Winter 2017
U of T’s Ambitious Green Strategy

By reducing energy use in its new campus buildings, U of T is helping the city meet its own ambitious climate-change goals


The nine-storey Rotman addition is certified LEED gold. Photo by Tom Arban.

The nine-storey Rotman addition is certified LEED gold. Photo by Tom Arban.

U of T has been finding ways to reduce its energy consumption for decades, and has now adopted some of the toughest energy-efficiency standards of any university in North America, says Ron Swail, U of T’s assistant vice-president of facilities and services. The savings will allow the university to redirect funds to teaching and research – reason alone to reduce energy use.

But there’s another important rationale: by investing in energy-efficiency, the university will help Toronto meet its ambitious carbon-cutting targets as it joins the worldwide effort to stave off the worst effects of climate change. “This is a strong signal,” says Swail. “We’re moving extremely fast.”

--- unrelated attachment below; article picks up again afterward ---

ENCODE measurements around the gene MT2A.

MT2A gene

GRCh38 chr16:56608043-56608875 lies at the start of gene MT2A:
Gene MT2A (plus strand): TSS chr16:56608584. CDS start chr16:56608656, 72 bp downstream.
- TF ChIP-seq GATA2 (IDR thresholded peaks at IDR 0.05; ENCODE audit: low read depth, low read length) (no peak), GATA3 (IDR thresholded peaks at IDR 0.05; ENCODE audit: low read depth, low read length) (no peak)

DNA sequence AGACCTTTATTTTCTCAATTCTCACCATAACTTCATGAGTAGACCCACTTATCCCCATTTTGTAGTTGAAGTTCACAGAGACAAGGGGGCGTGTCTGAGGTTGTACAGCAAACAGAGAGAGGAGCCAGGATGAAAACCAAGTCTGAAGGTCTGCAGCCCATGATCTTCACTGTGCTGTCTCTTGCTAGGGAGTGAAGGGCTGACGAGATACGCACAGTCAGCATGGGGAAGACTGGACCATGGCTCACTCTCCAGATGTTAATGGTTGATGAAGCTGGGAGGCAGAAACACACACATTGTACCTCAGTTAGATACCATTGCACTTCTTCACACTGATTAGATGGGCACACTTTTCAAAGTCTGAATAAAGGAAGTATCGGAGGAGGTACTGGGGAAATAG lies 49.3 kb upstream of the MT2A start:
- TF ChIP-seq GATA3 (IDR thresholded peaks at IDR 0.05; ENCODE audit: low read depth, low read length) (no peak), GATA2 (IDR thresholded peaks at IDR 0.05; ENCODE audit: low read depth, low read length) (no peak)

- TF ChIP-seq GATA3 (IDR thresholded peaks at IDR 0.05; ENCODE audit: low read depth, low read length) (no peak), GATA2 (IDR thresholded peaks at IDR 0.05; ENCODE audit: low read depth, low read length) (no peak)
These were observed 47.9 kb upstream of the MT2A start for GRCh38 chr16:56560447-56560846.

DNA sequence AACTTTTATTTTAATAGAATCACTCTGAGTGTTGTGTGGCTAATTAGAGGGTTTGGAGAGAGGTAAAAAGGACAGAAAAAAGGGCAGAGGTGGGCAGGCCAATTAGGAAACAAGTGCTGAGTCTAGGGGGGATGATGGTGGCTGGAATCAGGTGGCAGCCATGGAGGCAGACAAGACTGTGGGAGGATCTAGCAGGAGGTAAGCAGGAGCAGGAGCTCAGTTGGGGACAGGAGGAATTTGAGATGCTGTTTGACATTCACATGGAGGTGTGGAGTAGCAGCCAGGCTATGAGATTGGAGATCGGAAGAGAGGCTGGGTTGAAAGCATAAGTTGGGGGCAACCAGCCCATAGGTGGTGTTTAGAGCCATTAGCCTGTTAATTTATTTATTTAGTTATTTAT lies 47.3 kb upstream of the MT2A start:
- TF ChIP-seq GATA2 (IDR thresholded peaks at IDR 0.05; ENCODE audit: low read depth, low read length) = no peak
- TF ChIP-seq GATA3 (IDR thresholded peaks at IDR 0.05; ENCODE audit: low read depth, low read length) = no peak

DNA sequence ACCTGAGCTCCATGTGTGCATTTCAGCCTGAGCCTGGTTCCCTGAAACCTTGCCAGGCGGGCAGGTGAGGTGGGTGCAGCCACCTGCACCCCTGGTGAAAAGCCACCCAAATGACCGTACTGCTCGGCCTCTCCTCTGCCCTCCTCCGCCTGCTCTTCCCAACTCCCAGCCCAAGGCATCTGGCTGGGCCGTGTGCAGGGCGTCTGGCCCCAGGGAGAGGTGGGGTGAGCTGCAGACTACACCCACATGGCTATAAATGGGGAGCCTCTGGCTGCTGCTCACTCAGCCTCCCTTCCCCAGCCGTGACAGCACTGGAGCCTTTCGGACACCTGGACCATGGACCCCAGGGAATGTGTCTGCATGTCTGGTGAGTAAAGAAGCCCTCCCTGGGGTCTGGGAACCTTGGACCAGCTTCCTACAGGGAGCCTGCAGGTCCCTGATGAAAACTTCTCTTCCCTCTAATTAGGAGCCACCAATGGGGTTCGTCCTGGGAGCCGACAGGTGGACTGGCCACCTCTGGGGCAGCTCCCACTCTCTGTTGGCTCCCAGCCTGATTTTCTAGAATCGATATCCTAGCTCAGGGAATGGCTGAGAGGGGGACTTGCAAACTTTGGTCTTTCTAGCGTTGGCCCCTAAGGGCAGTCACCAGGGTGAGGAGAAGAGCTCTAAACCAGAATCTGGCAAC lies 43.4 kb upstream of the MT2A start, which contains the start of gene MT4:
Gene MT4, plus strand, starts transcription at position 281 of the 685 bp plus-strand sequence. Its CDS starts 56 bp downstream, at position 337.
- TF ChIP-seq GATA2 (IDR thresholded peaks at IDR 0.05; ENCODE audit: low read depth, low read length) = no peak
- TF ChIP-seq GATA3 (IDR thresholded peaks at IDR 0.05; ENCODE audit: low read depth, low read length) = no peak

U of T’s green strategy extends to new buildings on all three campuses. As an example of the benefits, Swail points to the nine-storey addition to the Rotman School of Management. The building opened in 2012 and is certified gold by Leadership in Energy and Environmental Design (LEED). “We recognize that we have to be leaders by example,” says Swail.

The new building has many sustainable features, including heating and cooling that can be tailored to the needs of each floor; highly efficient lighting; low-flow washroom fixtures; and a cistern that collects rain so that no potable water is used on landscaping.

Swail points out that the university’s long-term commitment to sustainability – enabled by philanthropy – means that the St. George campus uses less water today than it did in 1991, despite having many more buildings and people. “Without the generous funding provided by our benefactors, it would be impossible to create the quality of buildings we have,” he says.


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